Should I Major in Strategic Communication or Communication Studies? Advice from Someone Who Majors in Both

A photo of TCU student Nicole Adams.

A photo of TCU student Nicole Adams.

I came to Texas Christian University knowing I wanted to study communication.  

So decisive, right?  

Not exactly.  

Indecision started to creep in when I learned that TCU offered two communication programs: strategic communication and communication studies. I browsed the TCU website to learn more about the programs, but truth be told, I didn’t understand the difference. When I arrived on campus, I learned I was not alone. When I asked students questions, many didn’t know the difference between the two majors. 

So, which did I choose?  

I began as a communication studies major, but after learning more about strategic communication once on TCU’s campus, I applied to the strategic communication program. However, I didn’t switch my major—I chose to double major and study both communication studies and strategic communication.  

I’m now a senior, and my time in the Bob Schieffer College of Communication is sadly coming to a close. Throughout my time at TCU, I’ve learned valuable skills in both of these majors and enjoyed both programs. But before I go, I’d like to clarify some of the differences I have found between these two programs so that prospective students will have a clearer understanding of the differences than I did. That way, students can make an informed decision about which major is right for them. Or better yet, do what I did, and study both.  

Communication Studies 
Communication studies offers so much flexibility in the major. There are only a few required courses, so once those are completed, students are free to pick and choose classes that are of interest. I’ve taken a wide variety of classes in communication studies that I would not have been able to take in other majors. I took a class that taught me about nonverbal behavior, a class that studied the value and development of personal character and ethics, and a class that taught me about communication in group leadership through studying real-world cases and reading leadership books. All of these classes have been interesting and unique, and I feel fortunate to have had the opportunity to learn about such a variety of topics.  

That’s the great thing about communication studies— the major lets students study what they find most interesting, essentially giving students the power to build their own path within the major. I’ve met communication studies students who were passionate about speech and debate, taking Argumentation and Debate and Advanced Public Speaking. I’ve also met students who want to pursue crisis communication, signing up for Issues in Organizational Communication – Risk/Crisis and Conflict Management. Lastly, I’ve met students who are passionate about understanding people, enrolling in courses such as Gender and Communication and Intercultural Communication.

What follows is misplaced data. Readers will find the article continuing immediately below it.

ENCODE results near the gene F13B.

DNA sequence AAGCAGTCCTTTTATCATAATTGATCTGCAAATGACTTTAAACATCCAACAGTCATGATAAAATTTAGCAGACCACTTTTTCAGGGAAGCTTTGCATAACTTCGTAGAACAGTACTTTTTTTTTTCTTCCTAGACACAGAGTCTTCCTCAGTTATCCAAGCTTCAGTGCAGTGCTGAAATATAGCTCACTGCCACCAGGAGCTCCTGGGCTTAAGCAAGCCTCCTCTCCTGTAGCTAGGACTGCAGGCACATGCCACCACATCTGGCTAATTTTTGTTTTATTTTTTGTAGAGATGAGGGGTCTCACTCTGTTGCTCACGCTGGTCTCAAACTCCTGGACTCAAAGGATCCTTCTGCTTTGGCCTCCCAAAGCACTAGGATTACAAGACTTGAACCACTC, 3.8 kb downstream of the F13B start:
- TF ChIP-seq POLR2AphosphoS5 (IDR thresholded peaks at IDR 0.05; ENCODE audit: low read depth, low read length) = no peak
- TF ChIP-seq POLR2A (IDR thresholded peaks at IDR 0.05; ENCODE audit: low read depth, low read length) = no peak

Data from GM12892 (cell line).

Strategic Communication
The biggest thing that stands out from my experience in strategic communication is how skill-oriented this major is. Strategic communication courses equip students with practical skills that students can feature on their resume like Photoshop and InDesign, AP Style, research, and the ability to write press releases, media pitches and formal business letters. These are only some of the many skills that strategic communication students learn. This major is writing-heavy, encourages creative ideation, and is a fast-paced, high-energy and fun. 

Another quality of the strategic communication major that stands out to me is how creative this major is. Strategic communication students embrace creativity in writing, design, concepts, and campaign ideas. Classes in this major encourage students to brainstorm, collaborate in teams and group projects, and work together to develop creative solutions for brands and clients. Something all students will come out of the major knowing is what a brand is. More than that, students learn how to use research to understand a brand, what makes it unique, and who the brand’s target audience is. This knowledge is the basis for developing strategic social media, advertising, public relations, and branding campaigns.   

Both communication studies and strategic communication are incredible majors that have undoubtably prepared me for my career. Through these majors, I joined a communication honors society, met industry professionals, worked as an intern at a local magazine for class credit, and worked at and lead Roxo, a student-run advertising and public relations agency run through the Strategic Communication department. These experiences combined with the classes I have taken in both majors have grown my confidence and strengthened my skills. 

Thanks to the Bob Schieffer College of Communication, I feel ready to walk across the stage at graduation.    

Side-by-Side Comparison: Communication Studies & Strategic Communication 

  Communication Studies  Strategic Communication 
Minor offered?  Yes  No 
Application?  No  Yes, you must apply and be accepted 
Required Courses  Interpersonal Communication, Communicating Effectively, Communication Theory, Organizational Communication 


BS – Statistics 

BA – 6 foreign language hours 

Advertising, Public Relations, Statistics, Diversity, Writing & Editing, Research, Design, Law or Ethics, Channel Planning or Case Studies, Senior Seminar, Capstone Course 
Number of Hours Required  BS – 36 hours 

BA – 27 hours 

34 hours 
Potential Careers   Corporate Communication, Crisis Communication, Human Resources, Training & Development, Leadership Development  Advertising, Public Relations, Agency or Corporate Setting, Marketing, Crisis Communication, Social Media Management